If I ever were to rewrite the comic, I'd certainly introduce Vix in a different way. I mean, the moment the reader/spectator meets the girl, you can see there are (serious) issues with the boy. That tension inevitably becomes belligerent sexual tension (which is in fact a thing in scriptwriting) and it all leads to romantic interest. It's all way too a cliché. This really needs a revision.
I never wanted to do a Manic Pixie Dream Girl of her, i.e., an overbursting female whose sole function is serving as a support for the leading male character by bringing energy and adventure but little else. She was in fact envisioned as quite a complicated person with a major role in the plot. I'd change some things about her, for sure, but that only reflects how I've evolved myself about storytelling and characters.
Now, the main issue here... she's a half-Elda! :D You can imagine I got some serious criticism from 40K fans (or at least a sector of them, the ones more attached to then-current fluff). I just sent them to WD #97, specifically to the Ultramarines section in the magazine, and then asked them about that special character called Illiyan Nastase (yup, you know, GW and names... Someone at Nottingham was really a tennis fan back in the day). My point:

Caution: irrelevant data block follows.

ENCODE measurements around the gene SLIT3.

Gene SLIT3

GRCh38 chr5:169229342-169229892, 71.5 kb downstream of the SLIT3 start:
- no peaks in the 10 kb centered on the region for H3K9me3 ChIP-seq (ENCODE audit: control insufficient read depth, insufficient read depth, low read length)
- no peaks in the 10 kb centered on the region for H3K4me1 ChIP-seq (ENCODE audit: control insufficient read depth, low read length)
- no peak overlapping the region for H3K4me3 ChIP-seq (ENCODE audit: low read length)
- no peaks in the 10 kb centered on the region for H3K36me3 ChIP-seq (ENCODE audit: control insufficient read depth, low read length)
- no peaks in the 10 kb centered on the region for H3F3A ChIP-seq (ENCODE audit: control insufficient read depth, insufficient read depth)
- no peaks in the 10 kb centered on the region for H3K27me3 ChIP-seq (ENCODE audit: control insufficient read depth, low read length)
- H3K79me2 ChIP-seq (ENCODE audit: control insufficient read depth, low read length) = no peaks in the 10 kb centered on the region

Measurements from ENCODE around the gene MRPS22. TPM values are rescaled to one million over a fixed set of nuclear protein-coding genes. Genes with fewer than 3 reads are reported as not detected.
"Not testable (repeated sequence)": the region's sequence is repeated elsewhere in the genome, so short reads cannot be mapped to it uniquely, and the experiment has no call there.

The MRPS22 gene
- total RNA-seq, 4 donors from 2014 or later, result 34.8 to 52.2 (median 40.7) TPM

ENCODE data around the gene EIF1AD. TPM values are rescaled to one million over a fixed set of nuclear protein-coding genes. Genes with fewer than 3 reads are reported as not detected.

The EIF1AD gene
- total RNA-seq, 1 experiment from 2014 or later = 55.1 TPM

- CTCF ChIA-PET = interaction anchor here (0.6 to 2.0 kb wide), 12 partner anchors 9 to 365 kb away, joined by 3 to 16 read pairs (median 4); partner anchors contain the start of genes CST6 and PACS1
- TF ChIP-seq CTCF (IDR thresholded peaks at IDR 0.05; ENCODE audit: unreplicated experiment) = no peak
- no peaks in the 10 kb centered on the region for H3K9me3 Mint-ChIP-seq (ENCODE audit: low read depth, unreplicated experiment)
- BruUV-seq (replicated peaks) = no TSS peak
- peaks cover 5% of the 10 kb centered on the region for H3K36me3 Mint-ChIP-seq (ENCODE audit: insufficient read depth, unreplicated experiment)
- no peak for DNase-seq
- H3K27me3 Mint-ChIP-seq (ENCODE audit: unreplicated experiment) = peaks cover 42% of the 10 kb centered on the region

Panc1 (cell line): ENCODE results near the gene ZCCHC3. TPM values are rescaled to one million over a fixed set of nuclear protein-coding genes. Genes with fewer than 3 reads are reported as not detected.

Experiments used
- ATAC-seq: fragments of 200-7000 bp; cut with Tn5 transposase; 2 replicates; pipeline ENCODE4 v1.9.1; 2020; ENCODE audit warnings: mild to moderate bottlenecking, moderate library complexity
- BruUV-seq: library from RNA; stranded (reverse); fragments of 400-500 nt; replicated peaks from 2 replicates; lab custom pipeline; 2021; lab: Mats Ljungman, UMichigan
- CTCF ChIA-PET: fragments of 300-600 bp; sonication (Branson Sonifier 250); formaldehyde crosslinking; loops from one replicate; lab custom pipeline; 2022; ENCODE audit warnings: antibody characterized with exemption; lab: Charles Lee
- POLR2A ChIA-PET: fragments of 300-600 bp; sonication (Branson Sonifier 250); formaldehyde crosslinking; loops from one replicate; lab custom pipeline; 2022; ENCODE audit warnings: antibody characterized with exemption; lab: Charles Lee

|Before Tigurius ever existed|
No more questions, your Honor. In my universe, the possibility of a half-Elda is real. Not only it's a thing in classic fantasy settings, but it was once officially sanctioned by GW. I was tried to be convinced that this aberration could be sustained no more in 40K, but I insisted (and still insist) in all those things about the galaxy being so large and that anything could happen blah blah.
Anyway, it's not an idle question, the half-Elda thing was meant to be important for my narrative. One day I'll talk about the whole plot...
The other two characters have a supporting role. I was concerned about the fact that I was introducing too many people in just 8 pages, but they were needed for the crew to be... well, a crew, not a couple of badasses. Credibility asked for a whole team, but the reader could be confused by the pouring of names and faces. I decided to attach them to a common theme so I could introduce them at a time and move on the plot. Hence the siblings thing. As I was designing them I begun to think about the minor plots and character building stuff such a relationship could offer, and I was pleased of the perspective. They were worth of further development, though for the moment I needed the story to move forward.